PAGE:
Welcome to your sci-fi dystopia: Sonic firewalls to crumble inaudible ad-tracking phone cookies

Ultrasonic packets of data to and from your handheld killed

Lady  standing on a hand with a megaphone shouting into mans ear

Boffins in Austria have developed a defense against acoustic cookies, a form of ad tracking by which smartphones can send and receive data using sounds people can't hear.

App developers can implement ultrasound data transfer on their own or using various SDKs, such as XT Audio Beacons or Lisnr, or the Google Nearby API.

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Generally, this is done for tracking ad views across multiple devices, though covert audio signals can also serve more malicious purposes such as data exfiltration or surveillance. It has even been theorized that symptoms experienced by US diplomats in Cuba, and more recently in China, may be the result of exposure to ultrasonic waves.

According to TU Braunschweig research published last year, 234 Android applications that use ultrasonic beacons were found in the Google Play Store. Google subsequently required app developers to disclose microphone usage properly and removed non-compliant apps.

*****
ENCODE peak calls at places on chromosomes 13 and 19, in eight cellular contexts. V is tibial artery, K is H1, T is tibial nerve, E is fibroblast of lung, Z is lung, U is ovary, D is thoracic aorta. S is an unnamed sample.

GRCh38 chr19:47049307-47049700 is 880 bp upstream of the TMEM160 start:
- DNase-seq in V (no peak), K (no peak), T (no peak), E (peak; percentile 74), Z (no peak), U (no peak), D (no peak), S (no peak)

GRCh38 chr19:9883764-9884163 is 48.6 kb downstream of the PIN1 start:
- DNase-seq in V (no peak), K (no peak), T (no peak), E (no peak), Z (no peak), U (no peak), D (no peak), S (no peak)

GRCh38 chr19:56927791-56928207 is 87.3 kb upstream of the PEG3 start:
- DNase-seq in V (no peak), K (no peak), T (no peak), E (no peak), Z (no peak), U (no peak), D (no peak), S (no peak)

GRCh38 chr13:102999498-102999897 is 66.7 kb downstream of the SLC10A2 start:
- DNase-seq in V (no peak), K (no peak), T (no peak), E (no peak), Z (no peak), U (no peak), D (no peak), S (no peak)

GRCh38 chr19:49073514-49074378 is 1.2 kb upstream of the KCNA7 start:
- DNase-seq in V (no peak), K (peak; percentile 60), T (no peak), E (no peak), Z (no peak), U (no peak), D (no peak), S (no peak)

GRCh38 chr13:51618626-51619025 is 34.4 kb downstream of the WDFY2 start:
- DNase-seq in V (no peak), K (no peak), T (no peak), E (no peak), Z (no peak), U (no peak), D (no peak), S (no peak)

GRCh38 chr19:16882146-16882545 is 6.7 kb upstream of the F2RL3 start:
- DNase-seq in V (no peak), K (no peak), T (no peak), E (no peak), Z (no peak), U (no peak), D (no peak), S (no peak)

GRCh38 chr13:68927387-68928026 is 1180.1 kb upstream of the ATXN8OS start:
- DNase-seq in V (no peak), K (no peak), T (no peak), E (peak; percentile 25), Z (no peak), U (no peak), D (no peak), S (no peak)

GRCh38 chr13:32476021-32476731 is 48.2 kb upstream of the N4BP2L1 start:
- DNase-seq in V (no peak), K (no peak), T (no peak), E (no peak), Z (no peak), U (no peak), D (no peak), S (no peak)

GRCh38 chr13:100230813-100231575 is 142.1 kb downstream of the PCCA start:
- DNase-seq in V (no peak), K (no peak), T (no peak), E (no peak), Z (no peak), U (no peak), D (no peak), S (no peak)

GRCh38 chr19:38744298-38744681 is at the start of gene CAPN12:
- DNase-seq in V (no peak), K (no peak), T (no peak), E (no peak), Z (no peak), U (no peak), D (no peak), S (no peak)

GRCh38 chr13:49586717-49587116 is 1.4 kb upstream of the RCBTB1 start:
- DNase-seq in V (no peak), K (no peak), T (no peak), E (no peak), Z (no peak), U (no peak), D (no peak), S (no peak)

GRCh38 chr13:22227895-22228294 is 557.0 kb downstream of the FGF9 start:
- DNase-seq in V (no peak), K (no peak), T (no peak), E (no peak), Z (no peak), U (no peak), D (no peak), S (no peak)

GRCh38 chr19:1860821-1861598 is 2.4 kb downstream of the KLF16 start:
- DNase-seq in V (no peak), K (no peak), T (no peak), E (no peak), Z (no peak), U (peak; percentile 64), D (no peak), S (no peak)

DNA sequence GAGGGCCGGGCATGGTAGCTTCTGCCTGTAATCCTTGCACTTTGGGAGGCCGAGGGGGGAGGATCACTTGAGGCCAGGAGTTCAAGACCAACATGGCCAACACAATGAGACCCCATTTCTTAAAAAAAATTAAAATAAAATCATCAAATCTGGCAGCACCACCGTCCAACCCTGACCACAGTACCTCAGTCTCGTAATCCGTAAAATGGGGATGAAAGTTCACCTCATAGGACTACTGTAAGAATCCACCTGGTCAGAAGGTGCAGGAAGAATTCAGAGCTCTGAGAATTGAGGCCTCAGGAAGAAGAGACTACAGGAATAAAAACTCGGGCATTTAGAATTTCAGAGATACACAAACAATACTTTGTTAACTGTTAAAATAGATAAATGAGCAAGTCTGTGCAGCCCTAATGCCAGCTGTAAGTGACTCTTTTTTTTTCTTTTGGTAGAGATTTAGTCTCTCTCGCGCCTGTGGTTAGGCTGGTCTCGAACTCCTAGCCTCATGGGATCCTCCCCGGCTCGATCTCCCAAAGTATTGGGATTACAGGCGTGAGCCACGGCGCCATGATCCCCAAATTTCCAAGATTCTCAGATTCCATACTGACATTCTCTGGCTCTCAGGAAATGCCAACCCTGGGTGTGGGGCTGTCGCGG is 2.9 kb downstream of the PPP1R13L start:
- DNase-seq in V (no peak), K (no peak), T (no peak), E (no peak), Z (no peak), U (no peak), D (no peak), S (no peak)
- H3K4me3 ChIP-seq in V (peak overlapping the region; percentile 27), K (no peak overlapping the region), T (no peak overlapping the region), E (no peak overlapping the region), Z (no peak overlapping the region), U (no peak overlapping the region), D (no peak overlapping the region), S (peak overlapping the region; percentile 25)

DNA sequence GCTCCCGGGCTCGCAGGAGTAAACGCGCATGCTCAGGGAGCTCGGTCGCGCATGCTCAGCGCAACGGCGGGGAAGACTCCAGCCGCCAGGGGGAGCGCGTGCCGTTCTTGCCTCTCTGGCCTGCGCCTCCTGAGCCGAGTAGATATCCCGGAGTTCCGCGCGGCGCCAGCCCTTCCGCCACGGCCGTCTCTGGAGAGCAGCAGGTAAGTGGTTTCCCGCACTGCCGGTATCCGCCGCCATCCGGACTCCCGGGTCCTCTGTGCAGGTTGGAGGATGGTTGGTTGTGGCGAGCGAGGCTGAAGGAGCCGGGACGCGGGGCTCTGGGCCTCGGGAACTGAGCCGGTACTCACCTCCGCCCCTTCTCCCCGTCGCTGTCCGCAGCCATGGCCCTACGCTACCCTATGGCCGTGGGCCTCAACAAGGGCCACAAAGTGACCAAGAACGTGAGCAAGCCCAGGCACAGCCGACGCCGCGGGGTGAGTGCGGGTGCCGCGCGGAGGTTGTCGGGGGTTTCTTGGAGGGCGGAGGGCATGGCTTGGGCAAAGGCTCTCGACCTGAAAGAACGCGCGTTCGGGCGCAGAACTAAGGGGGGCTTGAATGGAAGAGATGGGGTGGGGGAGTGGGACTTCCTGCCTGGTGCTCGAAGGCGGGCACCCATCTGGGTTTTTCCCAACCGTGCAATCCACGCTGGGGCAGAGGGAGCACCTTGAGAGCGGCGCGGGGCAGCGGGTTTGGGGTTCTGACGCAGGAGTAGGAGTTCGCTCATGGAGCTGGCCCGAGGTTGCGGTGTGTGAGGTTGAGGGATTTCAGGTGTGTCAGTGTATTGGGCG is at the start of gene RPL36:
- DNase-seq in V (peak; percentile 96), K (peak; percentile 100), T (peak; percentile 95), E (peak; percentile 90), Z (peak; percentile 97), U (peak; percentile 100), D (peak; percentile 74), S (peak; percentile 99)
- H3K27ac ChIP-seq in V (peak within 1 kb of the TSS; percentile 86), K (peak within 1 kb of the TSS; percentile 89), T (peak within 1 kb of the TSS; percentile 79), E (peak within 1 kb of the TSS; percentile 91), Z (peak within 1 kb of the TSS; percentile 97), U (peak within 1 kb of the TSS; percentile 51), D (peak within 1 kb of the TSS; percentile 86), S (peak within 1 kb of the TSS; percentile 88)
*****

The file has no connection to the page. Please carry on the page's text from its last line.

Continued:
Even done with permission, apps using inaudible soundwaves to communicate silently with other devices – tracking TVs ads viewed, for example – invite privacy and security concerns.

To give smartphone users some say in the matter, researchers Matthias Zeppelzauer, Peter Kopciak, Kevin Pirner, Alexis Ringot and Florian Taurer, with the St. Pölten University of Applied Sciences in Austria, created a sonic firewall called SoniControl to intercept ultrasound beacons.

"There is currently no technology on the market that can detect and block acoustic cookies," said Zeppelzauer, senior researcher the Institute of Creative Media Technologies at St. Pölten University, in a statement. "The application developed in this project represents the first approach that gives people control over this type of tracking."

Available as open source and as an Android app, SoniControl works by interfering with ultrasonic data transfer. It plays its own inaudible sound through a smartphone's speaker system, masking the acoustic cookies so they're not recognized.

The silent cookie killer also gives users the option to allow certain acoustic beacons to be set.

Another option involves denying apps microphone access as a precaution, but doing so precludes the possibility of voice-based interaction.

The project was funded by Austria's netidee initiative, which helps local researchers develop internet technology. ®




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